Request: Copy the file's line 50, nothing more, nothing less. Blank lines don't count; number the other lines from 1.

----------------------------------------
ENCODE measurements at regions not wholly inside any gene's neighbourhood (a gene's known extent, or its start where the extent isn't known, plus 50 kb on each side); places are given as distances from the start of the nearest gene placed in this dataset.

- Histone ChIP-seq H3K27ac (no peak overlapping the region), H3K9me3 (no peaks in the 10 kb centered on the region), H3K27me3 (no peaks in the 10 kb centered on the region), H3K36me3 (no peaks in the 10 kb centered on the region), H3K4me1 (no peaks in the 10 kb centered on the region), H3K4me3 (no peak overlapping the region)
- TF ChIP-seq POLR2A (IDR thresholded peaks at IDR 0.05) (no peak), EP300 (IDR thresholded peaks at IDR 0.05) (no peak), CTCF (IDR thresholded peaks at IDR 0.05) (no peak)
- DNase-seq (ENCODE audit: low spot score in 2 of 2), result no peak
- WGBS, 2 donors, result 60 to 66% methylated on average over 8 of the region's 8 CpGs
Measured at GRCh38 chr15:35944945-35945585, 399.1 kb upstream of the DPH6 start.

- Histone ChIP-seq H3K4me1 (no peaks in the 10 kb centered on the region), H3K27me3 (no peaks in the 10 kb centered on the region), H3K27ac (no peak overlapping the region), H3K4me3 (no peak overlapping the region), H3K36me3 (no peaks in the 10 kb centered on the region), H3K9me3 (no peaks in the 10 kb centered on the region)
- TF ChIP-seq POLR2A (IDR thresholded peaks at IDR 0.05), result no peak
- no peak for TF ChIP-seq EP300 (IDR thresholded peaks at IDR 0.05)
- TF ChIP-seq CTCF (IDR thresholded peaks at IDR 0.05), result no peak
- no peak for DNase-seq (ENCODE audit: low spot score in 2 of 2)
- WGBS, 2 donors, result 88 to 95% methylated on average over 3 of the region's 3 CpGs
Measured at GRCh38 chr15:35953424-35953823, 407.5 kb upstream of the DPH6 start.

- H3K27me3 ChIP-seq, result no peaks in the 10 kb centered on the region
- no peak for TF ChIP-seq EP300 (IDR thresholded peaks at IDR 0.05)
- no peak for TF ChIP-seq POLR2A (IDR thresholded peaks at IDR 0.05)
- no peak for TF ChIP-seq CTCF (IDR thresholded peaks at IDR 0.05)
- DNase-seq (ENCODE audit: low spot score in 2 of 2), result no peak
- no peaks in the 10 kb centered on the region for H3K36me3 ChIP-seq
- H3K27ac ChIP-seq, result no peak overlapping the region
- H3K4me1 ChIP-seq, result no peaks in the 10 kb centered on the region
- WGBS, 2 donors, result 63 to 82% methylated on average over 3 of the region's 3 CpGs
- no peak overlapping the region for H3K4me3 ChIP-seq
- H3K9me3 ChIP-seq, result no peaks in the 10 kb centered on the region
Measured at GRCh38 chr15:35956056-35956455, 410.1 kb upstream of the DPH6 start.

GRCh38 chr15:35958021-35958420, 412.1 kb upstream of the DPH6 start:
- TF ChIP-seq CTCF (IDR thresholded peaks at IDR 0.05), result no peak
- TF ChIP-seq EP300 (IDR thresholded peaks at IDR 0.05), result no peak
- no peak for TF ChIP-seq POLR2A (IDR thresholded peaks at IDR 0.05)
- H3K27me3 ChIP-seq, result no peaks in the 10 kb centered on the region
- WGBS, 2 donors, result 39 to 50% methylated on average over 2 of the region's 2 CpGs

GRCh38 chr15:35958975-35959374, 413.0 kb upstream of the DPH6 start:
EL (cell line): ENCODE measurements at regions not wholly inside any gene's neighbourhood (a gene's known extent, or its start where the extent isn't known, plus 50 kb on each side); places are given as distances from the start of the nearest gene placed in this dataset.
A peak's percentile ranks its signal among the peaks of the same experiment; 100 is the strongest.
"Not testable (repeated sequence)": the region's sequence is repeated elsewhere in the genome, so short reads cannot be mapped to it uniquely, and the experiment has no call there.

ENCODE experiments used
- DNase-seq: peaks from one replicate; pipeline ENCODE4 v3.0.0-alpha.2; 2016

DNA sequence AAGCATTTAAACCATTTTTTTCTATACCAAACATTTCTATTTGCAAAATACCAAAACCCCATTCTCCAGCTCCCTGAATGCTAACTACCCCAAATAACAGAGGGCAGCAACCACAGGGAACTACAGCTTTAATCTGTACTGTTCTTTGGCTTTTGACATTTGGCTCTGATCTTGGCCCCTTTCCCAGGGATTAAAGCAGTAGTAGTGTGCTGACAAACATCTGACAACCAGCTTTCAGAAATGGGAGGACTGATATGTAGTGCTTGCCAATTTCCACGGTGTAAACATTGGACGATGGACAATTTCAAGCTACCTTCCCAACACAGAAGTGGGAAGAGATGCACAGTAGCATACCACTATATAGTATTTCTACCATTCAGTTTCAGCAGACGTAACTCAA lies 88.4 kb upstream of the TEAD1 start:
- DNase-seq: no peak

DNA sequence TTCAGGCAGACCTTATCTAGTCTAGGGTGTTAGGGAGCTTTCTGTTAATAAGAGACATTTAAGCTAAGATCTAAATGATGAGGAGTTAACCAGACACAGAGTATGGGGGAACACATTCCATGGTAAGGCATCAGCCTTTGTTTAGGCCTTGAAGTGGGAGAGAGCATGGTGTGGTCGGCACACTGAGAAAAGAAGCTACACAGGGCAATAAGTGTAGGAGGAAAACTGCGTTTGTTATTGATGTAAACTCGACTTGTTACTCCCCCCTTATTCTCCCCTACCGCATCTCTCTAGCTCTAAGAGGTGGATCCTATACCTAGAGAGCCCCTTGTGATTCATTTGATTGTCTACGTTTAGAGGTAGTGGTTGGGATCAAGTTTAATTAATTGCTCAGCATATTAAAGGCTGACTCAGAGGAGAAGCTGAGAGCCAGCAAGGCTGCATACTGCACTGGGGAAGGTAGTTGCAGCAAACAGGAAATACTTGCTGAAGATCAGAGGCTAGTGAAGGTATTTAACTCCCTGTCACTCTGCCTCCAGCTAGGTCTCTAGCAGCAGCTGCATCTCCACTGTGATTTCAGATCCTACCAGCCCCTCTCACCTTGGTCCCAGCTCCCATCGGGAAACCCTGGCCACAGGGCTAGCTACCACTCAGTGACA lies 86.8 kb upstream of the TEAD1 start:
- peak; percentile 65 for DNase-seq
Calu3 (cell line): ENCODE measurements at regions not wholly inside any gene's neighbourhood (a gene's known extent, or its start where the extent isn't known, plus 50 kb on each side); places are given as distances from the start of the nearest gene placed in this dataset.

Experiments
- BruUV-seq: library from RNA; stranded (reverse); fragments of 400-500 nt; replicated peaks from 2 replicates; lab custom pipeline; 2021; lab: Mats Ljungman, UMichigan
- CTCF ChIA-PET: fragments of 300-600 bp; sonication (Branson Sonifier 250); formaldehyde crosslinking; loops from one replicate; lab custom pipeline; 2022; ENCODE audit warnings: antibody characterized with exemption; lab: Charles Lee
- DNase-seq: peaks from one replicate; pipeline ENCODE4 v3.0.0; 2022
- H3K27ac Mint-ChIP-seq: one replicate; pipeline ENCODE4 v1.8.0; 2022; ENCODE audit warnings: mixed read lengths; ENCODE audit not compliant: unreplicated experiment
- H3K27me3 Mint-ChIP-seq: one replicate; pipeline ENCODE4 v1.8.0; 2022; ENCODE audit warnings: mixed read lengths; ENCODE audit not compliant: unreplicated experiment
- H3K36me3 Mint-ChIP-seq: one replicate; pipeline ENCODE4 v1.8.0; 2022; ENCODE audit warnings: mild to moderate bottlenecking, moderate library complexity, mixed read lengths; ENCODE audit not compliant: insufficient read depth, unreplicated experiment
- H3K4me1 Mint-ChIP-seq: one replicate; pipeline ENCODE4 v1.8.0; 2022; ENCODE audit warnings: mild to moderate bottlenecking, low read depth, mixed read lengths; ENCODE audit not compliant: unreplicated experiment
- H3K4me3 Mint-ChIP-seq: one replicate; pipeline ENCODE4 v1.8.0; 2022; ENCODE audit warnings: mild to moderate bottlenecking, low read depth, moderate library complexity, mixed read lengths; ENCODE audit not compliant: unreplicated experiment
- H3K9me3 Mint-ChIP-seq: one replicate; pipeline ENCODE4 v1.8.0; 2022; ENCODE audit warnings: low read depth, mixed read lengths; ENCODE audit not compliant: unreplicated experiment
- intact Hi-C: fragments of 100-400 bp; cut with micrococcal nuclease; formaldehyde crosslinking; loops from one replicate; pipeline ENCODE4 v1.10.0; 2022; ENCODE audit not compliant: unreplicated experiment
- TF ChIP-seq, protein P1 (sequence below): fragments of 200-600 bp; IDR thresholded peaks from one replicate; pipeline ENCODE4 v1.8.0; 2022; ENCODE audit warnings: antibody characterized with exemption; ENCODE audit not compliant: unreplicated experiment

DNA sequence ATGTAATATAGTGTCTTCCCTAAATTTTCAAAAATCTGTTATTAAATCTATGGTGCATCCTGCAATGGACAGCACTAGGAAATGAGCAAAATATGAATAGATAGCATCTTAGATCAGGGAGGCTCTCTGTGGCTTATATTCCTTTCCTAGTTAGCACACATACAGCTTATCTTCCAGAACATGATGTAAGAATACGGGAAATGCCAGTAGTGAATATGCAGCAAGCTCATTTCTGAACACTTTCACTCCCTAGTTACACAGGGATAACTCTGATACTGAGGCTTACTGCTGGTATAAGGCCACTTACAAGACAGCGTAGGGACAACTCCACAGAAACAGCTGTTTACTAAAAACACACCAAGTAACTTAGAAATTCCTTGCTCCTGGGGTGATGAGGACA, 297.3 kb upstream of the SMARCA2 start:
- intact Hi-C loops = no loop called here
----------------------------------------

- H3K4me1 Mint-ChIP-seq: one replicate; pipeline ENCODE4 v1.8.0; 2022; ENCODE audit warnings: mild to moderate bottlenecking, low read depth, mixed read lengths; ENCODE audit not compliant: unreplicated experiment